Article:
@Sunshine31- You know I wonder how the extended unemployment benefits affect the labor work force statistics. I realize that there are a lot of people on unemployment that could not find a job. My question is how many of these people that are getting benefits for 99 weeks have stopped looking for a job and decided to start looking a few weeks before their money runs out.

I am not sure the 99 weeks of unemployment pay encourages people to look for work. Many people receiving these funds will be a little pickier about the jobs they select because when they find a job they will have to give up the unemployment compensation cushion. I know that unemployment benefits are important, but 99 weeks seems excessive.

sunshine31
Post 1

I also think that as technology improves many jobs that were once held by someone in the labor work force will now be automated and essentially eliminated as a potential job.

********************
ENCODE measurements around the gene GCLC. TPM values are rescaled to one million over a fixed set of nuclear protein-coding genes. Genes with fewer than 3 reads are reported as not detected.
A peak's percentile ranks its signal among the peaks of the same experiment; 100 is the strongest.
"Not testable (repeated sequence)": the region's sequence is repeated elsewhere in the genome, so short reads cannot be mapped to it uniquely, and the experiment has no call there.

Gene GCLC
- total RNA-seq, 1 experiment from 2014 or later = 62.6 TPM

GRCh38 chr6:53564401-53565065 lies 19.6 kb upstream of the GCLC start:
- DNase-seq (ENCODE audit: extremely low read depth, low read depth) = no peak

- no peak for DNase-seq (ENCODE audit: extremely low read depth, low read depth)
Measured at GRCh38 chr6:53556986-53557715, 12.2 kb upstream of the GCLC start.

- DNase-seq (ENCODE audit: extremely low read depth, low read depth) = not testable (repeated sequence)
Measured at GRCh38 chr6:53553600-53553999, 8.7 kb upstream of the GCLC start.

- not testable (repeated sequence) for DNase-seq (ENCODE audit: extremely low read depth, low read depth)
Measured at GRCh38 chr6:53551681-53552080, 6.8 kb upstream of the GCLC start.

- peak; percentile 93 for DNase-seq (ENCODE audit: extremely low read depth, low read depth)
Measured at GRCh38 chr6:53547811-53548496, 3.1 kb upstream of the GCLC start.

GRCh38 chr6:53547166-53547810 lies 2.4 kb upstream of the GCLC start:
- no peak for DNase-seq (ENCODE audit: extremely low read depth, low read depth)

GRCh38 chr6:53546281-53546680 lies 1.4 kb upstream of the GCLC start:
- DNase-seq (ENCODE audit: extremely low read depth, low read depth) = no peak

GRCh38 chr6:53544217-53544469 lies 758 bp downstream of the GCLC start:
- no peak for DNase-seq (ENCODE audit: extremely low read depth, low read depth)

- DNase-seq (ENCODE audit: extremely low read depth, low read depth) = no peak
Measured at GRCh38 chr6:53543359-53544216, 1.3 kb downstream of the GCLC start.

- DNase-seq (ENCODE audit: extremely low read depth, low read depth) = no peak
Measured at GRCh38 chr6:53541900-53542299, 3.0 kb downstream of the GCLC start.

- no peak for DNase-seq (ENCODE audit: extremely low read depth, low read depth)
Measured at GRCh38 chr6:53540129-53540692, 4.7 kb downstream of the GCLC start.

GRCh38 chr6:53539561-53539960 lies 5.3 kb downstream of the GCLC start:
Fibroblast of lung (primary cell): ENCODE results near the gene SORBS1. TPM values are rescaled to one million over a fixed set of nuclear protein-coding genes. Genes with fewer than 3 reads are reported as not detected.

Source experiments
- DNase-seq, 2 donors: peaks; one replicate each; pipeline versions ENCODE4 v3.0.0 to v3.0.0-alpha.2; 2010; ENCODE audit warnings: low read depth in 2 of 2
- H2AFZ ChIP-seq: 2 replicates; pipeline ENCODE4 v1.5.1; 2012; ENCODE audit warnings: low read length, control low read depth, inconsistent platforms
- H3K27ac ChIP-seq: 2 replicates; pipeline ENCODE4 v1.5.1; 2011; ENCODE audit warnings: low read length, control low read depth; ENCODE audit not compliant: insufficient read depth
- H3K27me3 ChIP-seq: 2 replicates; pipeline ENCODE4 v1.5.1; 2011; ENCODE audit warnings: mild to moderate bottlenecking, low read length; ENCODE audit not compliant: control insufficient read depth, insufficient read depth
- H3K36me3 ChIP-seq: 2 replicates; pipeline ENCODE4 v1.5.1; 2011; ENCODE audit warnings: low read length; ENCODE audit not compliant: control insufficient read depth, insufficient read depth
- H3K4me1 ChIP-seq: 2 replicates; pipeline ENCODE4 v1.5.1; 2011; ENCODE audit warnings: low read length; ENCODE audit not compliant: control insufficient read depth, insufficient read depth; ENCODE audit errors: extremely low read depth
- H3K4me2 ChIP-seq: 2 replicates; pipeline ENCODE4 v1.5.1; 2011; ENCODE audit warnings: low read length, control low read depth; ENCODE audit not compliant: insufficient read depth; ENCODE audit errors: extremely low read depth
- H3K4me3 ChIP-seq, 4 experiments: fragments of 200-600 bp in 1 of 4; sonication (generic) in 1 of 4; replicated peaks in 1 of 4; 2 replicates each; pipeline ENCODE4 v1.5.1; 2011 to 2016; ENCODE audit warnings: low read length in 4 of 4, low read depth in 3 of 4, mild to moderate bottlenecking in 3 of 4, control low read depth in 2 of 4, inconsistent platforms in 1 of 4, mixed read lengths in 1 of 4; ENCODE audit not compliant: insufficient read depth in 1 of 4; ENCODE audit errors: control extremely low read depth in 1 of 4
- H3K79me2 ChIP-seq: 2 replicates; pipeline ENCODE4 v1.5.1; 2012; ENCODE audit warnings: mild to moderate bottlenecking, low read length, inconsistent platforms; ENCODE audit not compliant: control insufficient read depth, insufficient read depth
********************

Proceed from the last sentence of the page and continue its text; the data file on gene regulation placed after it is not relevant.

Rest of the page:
This is especially true in difficult economic times when companies are struggling to earn a profit. I think that people that are actively looking for work should really look at the industries and jobs that are most in demand.

Specialization of the labor force causes workers to be more marketable to employers and raise the chances of them finding a job. For example, the demand for a dental hygienist is high and specializing in this field could almost ensure that someone that is unemployed and received training in this field could find a job.

It is not easy to switch careers especially when your expertise is in something else, but I think that changing with the times provides the best employment options in the future.